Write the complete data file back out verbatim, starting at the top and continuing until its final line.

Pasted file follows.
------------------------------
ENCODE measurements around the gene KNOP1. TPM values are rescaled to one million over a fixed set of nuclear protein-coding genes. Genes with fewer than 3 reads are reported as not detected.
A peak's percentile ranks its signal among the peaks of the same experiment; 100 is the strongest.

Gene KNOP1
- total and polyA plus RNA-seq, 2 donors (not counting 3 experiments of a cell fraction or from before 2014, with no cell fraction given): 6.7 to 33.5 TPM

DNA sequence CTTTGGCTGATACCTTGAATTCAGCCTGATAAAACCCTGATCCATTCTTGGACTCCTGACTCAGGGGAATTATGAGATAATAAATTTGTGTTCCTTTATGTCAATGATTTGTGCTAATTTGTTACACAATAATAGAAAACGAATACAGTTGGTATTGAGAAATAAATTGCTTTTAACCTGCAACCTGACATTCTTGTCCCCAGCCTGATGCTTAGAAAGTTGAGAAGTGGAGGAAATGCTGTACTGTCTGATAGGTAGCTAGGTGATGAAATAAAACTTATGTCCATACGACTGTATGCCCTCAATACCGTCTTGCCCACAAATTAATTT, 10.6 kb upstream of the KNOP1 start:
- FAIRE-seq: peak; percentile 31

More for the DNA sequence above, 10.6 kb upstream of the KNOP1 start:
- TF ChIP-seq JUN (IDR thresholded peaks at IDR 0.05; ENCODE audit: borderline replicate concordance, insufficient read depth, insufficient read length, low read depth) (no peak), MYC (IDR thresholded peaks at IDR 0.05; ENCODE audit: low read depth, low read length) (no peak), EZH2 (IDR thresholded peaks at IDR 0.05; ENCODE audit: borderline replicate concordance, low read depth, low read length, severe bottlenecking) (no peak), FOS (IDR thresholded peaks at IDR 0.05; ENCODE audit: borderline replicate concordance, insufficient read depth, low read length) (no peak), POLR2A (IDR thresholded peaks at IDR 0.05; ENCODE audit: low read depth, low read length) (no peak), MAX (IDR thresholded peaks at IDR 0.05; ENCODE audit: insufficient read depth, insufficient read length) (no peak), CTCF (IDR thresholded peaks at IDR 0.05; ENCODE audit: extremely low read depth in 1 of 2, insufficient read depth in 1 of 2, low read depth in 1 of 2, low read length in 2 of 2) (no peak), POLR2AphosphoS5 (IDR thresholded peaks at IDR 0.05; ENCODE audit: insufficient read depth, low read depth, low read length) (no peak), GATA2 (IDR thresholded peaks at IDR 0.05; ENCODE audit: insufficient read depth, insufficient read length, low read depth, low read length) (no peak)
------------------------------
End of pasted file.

ENCODE measurements around the gene KNOP1. TPM values are rescaled to one million over a fixed set of nuclear protein-coding genes. Genes with fewer than 3 reads are reported as not detected.
A peak's percentile ranks its signal among the peaks of the same experiment; 100 is the strongest.

Gene KNOP1
- total and polyA plus RNA-seq, 2 donors (not counting 3 experiments of a cell fraction or from before 2014, with no cell fraction given): 6.7 to 33.5 TPM

DNA sequence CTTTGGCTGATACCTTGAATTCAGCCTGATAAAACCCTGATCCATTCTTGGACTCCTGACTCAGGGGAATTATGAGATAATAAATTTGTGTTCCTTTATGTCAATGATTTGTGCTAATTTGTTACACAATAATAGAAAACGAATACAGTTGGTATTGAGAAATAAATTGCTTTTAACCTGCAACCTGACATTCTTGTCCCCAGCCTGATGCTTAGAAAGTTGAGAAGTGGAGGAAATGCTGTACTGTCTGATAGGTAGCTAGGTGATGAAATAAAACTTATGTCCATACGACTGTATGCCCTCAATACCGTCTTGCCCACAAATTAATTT, 10.6 kb upstream of the KNOP1 start:
- FAIRE-seq: peak; percentile 31

More for the DNA sequence above, 10.6 kb upstream of the KNOP1 start:
- TF ChIP-seq JUN (IDR thresholded peaks at IDR 0.05; ENCODE audit: borderline replicate concordance, insufficient read depth, insufficient read length, low read depth) (no peak), MYC (IDR thresholded peaks at IDR 0.05; ENCODE audit: low read depth, low read length) (no peak), EZH2 (IDR thresholded peaks at IDR 0.05; ENCODE audit: borderline replicate concordance, low read depth, low read length, severe bottlenecking) (no peak), FOS (IDR thresholded peaks at IDR 0.05; ENCODE audit: borderline replicate concordance, insufficient read depth, low read length) (no peak), POLR2A (IDR thresholded peaks at IDR 0.05; ENCODE audit: low read depth, low read length) (no peak), MAX (IDR thresholded peaks at IDR 0.05; ENCODE audit: insufficient read depth, insufficient read length) (no peak), CTCF (IDR thresholded peaks at IDR 0.05; ENCODE audit: extremely low read depth in 1 of 2, insufficient read depth in 1 of 2, low read depth in 1 of 2, low read length in 2 of 2) (no peak), POLR2AphosphoS5 (IDR thresholded peaks at IDR 0.05; ENCODE audit: insufficient read depth, low read depth, low read length) (no peak), GATA2 (IDR thresholded peaks at IDR 0.05; ENCODE audit: insufficient read depth, insufficient read length, low read depth, low read length) (no peak)